‘What do you want the future of Seaton Delaval to be?’ and ‘Will you help?’

These are the words of the National Trust‘s Director-General, Fiona Reynolds on a new kind of campaign by the trust to get the public to decide the future of Seaton Delaval Hall, its gardens, grounds and a large area of countryside in south Northumberland near Blyth.

The Trust intend to purchase the house and its estate to save it for the nation in perpetuity. It is willing to back the purchase with £6m of its own money but needs to raise a further £6m from public appeal, fundraising and public grants.

Romantic and partly-ruined, Seaton Delaval was built between 1718 and 1731 by Sir John Vanbrugh, architect of Blenheim Palace and Castle Howard, and is widely said be the finest work of the English Baroque and one of the most important historic houses in Britain.

In quite a firm statement, the NT’s Trustees have said that without public support, both in terms of fundraising and the public demonstrating a desire for the acquisition to take place, they will not proceed with the acquisition.

This announcement comes hot on the heels of the announcement yesterday of a new Chairman for the National Trust, Simon Jenkins, well-known as a newspaper editor, journalist, writer and heritage conservation campaigner. There have been no big pronouncements from him about his appointment and the future of the Trust which is a refreshing change.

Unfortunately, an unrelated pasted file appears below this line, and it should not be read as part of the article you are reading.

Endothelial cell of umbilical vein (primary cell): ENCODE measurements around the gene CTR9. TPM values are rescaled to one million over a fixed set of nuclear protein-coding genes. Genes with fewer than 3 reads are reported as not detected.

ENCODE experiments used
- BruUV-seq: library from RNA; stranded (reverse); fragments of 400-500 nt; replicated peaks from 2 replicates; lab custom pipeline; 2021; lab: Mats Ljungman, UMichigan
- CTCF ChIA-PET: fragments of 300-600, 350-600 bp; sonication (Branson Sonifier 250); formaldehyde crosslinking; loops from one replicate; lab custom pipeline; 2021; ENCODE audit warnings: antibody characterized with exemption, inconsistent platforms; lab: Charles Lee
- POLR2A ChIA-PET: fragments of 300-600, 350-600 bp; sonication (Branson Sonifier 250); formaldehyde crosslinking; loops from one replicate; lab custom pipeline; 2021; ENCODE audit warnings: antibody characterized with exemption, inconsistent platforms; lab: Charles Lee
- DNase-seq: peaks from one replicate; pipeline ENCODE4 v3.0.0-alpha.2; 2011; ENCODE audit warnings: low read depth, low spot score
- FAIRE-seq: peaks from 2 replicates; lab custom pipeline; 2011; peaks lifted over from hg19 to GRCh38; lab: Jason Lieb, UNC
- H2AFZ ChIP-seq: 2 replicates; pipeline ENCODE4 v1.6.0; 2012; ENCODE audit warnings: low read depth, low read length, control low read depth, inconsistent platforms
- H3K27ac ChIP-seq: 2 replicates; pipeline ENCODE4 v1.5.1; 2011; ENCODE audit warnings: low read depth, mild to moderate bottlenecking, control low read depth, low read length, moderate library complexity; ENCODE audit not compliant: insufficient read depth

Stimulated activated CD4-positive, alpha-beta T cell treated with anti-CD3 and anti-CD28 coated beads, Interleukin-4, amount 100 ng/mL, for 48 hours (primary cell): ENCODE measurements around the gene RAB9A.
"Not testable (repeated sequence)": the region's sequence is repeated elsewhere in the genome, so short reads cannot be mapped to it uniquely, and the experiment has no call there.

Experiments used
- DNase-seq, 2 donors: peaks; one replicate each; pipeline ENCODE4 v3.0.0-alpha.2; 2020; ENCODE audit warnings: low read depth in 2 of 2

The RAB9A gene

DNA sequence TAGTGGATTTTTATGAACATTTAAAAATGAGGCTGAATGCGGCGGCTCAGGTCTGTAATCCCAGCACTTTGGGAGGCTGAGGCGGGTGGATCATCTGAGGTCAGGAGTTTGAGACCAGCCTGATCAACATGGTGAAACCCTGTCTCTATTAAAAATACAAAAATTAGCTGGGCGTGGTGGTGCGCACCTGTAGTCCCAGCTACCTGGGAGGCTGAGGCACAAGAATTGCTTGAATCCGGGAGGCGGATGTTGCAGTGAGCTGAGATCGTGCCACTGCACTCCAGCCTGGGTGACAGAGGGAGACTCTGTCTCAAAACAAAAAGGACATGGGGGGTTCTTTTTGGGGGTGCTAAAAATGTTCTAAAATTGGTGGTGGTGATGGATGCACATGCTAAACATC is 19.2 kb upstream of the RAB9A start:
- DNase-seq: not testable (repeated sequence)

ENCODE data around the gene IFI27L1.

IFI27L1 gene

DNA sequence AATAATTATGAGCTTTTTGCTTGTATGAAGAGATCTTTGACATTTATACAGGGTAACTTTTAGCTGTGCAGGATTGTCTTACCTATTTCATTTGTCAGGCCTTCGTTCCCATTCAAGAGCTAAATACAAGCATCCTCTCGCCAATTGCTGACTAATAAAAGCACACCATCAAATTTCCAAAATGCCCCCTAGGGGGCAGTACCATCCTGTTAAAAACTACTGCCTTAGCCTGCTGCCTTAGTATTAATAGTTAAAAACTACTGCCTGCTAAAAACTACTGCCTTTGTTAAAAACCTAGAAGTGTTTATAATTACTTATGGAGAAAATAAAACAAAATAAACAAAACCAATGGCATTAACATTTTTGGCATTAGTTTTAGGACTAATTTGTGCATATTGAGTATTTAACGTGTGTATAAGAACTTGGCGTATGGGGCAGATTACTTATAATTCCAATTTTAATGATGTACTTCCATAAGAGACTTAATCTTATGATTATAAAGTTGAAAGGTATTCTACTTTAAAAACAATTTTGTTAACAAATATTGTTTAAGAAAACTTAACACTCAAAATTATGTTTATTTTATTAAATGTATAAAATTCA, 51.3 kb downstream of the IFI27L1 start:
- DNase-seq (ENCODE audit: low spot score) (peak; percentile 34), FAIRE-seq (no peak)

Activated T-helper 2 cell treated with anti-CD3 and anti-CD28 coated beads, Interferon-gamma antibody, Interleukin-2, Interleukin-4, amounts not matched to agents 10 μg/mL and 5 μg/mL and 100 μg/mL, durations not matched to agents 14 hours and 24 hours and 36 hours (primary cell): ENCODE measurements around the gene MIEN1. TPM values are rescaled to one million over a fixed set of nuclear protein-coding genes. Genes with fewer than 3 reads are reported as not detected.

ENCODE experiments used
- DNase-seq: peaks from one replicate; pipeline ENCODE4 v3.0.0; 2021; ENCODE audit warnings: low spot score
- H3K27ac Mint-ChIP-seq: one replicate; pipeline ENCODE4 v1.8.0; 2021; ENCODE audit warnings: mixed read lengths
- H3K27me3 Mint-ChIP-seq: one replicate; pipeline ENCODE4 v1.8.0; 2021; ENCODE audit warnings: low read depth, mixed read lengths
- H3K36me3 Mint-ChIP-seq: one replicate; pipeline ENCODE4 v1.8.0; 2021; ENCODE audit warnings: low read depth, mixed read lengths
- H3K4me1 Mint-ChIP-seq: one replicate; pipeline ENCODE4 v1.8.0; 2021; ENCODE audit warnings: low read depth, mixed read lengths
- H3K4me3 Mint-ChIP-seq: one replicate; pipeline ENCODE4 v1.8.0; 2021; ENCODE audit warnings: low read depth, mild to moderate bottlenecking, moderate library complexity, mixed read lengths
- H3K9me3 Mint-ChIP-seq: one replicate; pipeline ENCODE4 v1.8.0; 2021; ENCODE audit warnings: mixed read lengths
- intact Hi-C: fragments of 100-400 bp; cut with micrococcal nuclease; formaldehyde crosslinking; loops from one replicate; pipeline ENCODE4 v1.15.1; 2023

So is this a one-off for the Trust and similar bodies? Does the public have to decide such things? Or is this a genuine attempt to change the way society deals with the conservation and preservation of the country’s past? The latest news on their website does not mention the Seaton Delaval campaign but then again the press release was only received 23 minutes ago. However, if I have managed to blog it, I should think they could do the same. I do hope their campaign will properly use such methods to communicate and raise its profile. I watch with intense interest.

Conservation and communication

Recently Tom blogged about the prospect of the National Trust’s massive investment into digital technologies, including the web. Electric Acorns is a great new blog started by a an NT employee and devoted to peeling back some of the layers of the great institution in an effort to allow the public and fellow professionals a better insight into all the work the Trust does (see his comment below).

Institutions involved with promoting, undertaking or advising on the conservation of historic environments and artefacts are not great at communicating their work. I often wonder, if they were, whether the tensions between access and preservation could be better ‘managed’ (to use a phrase en vogue) but at the very least, better understood by the wider public, and whether funders and politicians would regard conservation as being a cultural activity of the highest value to society and therefore less willing to withdraw or withold support (see my post on the Textile Conservation Centre’s closure).

Interest in history, the past and the environment has never been more keen than it is now. Neither has it been more easy to have your say in front of a global audience with the internet revolution. Why aren’t more institutions involved with conservation adopting open and honest communication with the public through the web in the form of blogs, web forums, podcasts and more? Matthew of Electric Acorns is taking a step forward for his organisation (I do hope they appreciate it). What is everyone else doing? Here’s a short survey. Continue reading